Soyuz demonstrates finesse in flight and failure

James Marshall
October 13, 2018

It's obviously worth noting that the Soyuz rocket is a completely separate piece of hardware from the Soyuz crew capsule, and something like the hole found in the crew capsule now attached to the International Space Station couldn't possibly result in a failure of a rocket booster.

United States astronaut Nick Hague, right, and Russian cosmonaut Alexey Ovchinin, crew members of the mission to the International Space Station wave as they board the rocket prior to the launch.

USA astronaut Nick Hague and Russian cosmonaut Alexey Ovchinin parachuted to the ground safely in their capsule after a booster on the Soyuz MS-10 spacecraft failed, NASA and Russia's space agency said. In response, Russian officials have suspended all crewed launches pending a review of the booster rocket failure.

Since Soyuz is now the single crew-capable capsule, no astronaut will be heading to the ISS for a while, meaning the crew now on the station has no way of returning back to Earth. Dzhezkazgan is about 450 kilometres northeast of Baikonur. You know the complexity of returning a capsule [with the crew] which should be jettisoned from the engine and land with the use of a parachute.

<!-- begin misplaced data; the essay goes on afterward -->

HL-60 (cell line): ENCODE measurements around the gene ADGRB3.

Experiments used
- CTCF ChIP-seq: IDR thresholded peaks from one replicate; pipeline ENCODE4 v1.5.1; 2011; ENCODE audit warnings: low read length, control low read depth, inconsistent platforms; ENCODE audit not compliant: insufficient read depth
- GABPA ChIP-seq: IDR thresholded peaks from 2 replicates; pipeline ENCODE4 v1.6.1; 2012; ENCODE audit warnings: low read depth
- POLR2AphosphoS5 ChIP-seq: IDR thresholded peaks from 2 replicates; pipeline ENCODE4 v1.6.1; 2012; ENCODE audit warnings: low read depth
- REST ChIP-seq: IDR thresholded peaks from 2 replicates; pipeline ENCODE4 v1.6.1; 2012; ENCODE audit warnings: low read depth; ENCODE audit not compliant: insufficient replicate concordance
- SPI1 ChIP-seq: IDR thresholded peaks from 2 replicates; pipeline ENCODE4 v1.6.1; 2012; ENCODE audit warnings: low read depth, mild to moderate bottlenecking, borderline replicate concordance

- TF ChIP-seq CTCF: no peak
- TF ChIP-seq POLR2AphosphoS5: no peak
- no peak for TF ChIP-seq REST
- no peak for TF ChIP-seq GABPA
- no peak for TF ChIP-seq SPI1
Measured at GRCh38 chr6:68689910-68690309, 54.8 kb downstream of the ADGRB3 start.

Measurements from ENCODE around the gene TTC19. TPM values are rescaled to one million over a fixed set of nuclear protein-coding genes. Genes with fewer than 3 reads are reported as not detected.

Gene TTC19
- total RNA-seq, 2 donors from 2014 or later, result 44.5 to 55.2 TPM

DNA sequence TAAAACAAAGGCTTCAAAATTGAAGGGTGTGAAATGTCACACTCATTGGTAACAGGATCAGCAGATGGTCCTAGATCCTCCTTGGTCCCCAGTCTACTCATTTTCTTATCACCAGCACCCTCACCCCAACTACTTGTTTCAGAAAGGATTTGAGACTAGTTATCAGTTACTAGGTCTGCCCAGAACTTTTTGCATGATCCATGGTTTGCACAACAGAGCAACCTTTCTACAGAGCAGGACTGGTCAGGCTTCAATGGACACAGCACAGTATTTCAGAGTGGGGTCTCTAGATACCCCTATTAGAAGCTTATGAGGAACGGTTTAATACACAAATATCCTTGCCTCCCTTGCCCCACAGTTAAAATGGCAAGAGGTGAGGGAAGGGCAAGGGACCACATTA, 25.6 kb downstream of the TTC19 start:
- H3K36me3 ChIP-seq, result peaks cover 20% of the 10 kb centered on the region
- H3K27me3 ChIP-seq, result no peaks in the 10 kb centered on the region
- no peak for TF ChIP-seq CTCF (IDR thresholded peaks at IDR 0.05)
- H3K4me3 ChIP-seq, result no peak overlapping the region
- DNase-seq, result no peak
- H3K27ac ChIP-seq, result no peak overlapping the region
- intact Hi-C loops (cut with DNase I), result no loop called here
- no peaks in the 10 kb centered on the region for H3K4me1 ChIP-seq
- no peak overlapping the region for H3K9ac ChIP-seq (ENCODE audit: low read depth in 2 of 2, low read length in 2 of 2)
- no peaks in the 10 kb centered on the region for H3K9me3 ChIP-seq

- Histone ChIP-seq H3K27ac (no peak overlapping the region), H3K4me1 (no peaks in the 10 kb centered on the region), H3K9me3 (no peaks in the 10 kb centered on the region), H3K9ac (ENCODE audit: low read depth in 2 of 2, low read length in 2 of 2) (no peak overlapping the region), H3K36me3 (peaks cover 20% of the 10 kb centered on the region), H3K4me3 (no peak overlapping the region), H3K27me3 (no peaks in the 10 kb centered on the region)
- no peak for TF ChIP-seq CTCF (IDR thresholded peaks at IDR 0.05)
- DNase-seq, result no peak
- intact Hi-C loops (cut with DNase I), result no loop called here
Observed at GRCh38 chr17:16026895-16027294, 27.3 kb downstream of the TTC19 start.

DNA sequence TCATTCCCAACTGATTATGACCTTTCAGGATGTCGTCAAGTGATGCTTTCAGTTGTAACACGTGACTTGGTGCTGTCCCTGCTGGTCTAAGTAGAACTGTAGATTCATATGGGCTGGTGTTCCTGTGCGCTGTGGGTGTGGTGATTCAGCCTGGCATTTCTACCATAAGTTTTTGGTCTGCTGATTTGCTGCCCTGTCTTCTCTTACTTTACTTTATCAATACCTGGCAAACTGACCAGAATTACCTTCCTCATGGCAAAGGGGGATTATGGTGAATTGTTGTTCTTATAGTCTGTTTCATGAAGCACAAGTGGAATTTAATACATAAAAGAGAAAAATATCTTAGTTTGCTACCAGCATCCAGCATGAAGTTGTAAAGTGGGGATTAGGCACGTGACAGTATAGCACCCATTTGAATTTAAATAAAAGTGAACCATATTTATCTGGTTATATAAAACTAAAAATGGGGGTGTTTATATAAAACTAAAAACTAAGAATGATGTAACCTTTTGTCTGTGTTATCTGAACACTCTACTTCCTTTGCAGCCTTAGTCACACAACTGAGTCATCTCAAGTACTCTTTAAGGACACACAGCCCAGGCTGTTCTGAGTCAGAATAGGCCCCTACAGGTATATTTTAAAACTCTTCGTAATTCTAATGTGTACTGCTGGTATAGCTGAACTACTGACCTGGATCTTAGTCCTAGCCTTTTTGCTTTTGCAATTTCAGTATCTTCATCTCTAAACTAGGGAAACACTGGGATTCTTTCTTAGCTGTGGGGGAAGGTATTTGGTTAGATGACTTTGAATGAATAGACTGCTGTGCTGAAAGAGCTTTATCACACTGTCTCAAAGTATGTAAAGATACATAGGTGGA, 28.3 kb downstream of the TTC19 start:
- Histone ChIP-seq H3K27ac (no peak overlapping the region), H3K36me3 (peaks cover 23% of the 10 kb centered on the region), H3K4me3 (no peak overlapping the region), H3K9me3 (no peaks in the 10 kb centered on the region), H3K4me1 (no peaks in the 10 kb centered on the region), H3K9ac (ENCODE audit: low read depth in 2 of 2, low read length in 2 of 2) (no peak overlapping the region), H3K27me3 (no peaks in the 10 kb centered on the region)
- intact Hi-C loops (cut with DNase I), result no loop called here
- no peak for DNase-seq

Just over two minutes into the flight of the latest Soyuz rocket, delivering crew members to the International Space Station, the booster suffered some kind of in-flight accident, as debris was spotted in the rocket's wake during live coverage of the launch. "A thorough investigation into the cause of the incident will be conducted", NASA Administrator Jim Bridenstine tweeted alongside an official statement on the Soyuz MS-10 Launch Abort.

Additionally, the Soyuz rocket launches cargo ships to the space station along with crewed missions like the one this morning. But it was not the first time that a manned Soyuz rocket has been forced to activate its launch abort system.

There are now three crew members aboard the ISS: NASA astronaut Serena M. Auñón-Chancellor, the European Space Agency's Alexander Gerst, and cosmonaut Sergey Prokopyev.

This failure raises serious questions about the future of the International Space Station, as since the space shuttle's retirement in 2011 the Soyuz spacecraft and rocket were the only means by which crews have had to reach it. This incident will likely delay the scheduled mission of Canadian astronaut David Saint-Jacques, who was set to fly to the space station in December. And when we learned that the crew was safe and descending it was a moment to behold.

In August, the space station crew found a hole had been drilled in the Soyuz capsule that caused a brief loss of air pressure before being patched. -Russian cooperation in space.

There was no immediate word on whether Mr Gertz and the current space station crew might need to extend their own six-month missions. Roscosmos chief, Dmitry Rogozin, didn't make things much easier after stating that the tiny hole may have been an act of deliberate sabotage.

Other reports by Click Lancashire

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